BlRR Recommended! Twilight, mastered by Grammy-award-winning engineer Matt Sandoski, explores dark, brooding territory with near-telepathic interplay. Seamless from start to finish, this eleven-song cycle sustains an ominous, slow-loping ambience suitable for doomsday -- or at least a rainy-morning shag. Armed with copious electronics and a Tibetan singing bowl, Orbit serves up a squeezebox-driven lament that recalls 16 Horsepower ("Dark Orange Sunset"), plus a scathing lesson in emotional economics ("Minutes, Dollars, Days"). Standout track "Thought You Should Know" pits memory, love and insomnia in a three-way showdown that would make the Flaming Lips proud. -John La Briola
About Orbit Service:
Constantly pushing the membrane of the musical norm, this Denver-based quartet defies definition, as well as Denver's musical reputation. Four diverse musicians converge to produce an innovative, yet hauntingly familiar resonance. Never banal, never predictable, the music of Orbit Service blends exploratory electronica with traditional instruments, ranging from acoustic guitar to accordion to Tibetan singing bowl. Orbit Service has shared the stage with musical visionary Edward Kaspel, as well as The Legendary Pink Dots, and Phillip Western of Skinny Puppy/Download.
Twilight is a journey through lavish, woeful soundscapes populated by jilted lovers, sleepless nights, and friends that are friends no more. Masterfully arranged and orchestrated, the album envelopes the listener in a seamless world of soaring peaks and dismal, barren wastelands. Hope is absent, and the anger of youth has been replaced by melancholic acceptance of the world's hastening plummet at the hands of man. The album's pristine production, handled by both the band members and Grammy Award-winning engineer Matt Sandoski, blurs the line between listener and performer. Around every bend are sonic explorations that create a moving and shared experience.
“If you have ever wondered what the Floyd would sound like today if Syd Barrett was still with them, and still in possession of most of his marbles, this album, incongruously, unexpectedly, gives us a window into that might-have-been world.”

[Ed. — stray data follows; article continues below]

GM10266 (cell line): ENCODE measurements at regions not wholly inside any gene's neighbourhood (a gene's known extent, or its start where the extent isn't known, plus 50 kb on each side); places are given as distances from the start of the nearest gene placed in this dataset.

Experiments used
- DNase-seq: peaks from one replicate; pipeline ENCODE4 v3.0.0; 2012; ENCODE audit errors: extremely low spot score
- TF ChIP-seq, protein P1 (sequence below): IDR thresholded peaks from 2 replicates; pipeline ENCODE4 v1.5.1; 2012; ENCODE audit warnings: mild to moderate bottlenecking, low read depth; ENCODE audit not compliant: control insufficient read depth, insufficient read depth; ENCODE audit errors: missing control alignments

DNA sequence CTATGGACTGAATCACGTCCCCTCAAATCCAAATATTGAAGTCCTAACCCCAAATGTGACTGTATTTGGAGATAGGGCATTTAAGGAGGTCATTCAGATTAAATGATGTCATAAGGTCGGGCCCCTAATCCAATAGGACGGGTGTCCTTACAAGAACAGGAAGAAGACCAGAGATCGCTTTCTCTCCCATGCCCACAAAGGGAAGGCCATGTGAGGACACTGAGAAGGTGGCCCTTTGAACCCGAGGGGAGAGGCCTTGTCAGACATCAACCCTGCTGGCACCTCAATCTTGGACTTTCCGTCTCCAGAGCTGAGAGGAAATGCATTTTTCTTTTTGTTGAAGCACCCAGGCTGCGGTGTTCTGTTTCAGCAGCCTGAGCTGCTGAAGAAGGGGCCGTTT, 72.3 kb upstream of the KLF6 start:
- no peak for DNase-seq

- Uncle Nemesis, Starvox
“With the sounding of a solemn phalanx of horns, Orbit Service begins its lonely patrol around the innermost sanctums of its own dark soul. Don't let the cover art fool you -- Twilightis all about the promise of darkness, not revelling in the day that preceded it. From the opening track's entreaty, "Stay close to me / When it's too dark to see / This fountain of endless night" to the mournful beats and soaring plucks of the dirge-like "A Song About Birds", Orbit Service delivers an atmospheric dose of brooding, black hole rock. Eerie strings hang over the album like dark, velveteen drapes, and an ambient moodiness prevails.”
- Georgiana Cohen, Splendid Webzine
“On Twilight, Orbit Service's sophomore album, the experimental Denver quartet creates a mournful, decaying soundscape out of a series of musical vignettes: gently plucked acoustic guitars tangling with their distorted, plugged-in counterparts; squalls of feedback brushing up against a simple, almost rote piano figure; and skin-crawling basslines swimming beneath jazzy high-hats and chiming guitars. The disc, 11 tracks that flow together as a single piece, is a marvel of mood and creepy ambience. Orbit Service`s intricately woven lament, with echoes of Pink Floyd and the Cure‚ is a wonderful, if haunting, journey.
- Matt Sebastian, Boulder Daily Camera
“Denver's Orbit Service play a dense, multi-layered choice of tune in the vicinity of the Black Heart Procession ( think the 3 album ) and a possible score to a documentary on post-war aftermath. Headphones are highly recommended, for there are faint (and important) sections of horns (hear: "start dreaming"), swirls (all throughout Twilight), piano (hear: "when everything was dead") and ambient traces that you would likely find below a city street, hidden in a manhole, with your paranoia at its peak (hear: "high orbit"). Twilightis obviously an album that was taken quite seriously, for the details and the depth show a bands efforts to take what the late-night mind sees fully realized on album. A clinical fit of depression and this album may just send you to the early casket.”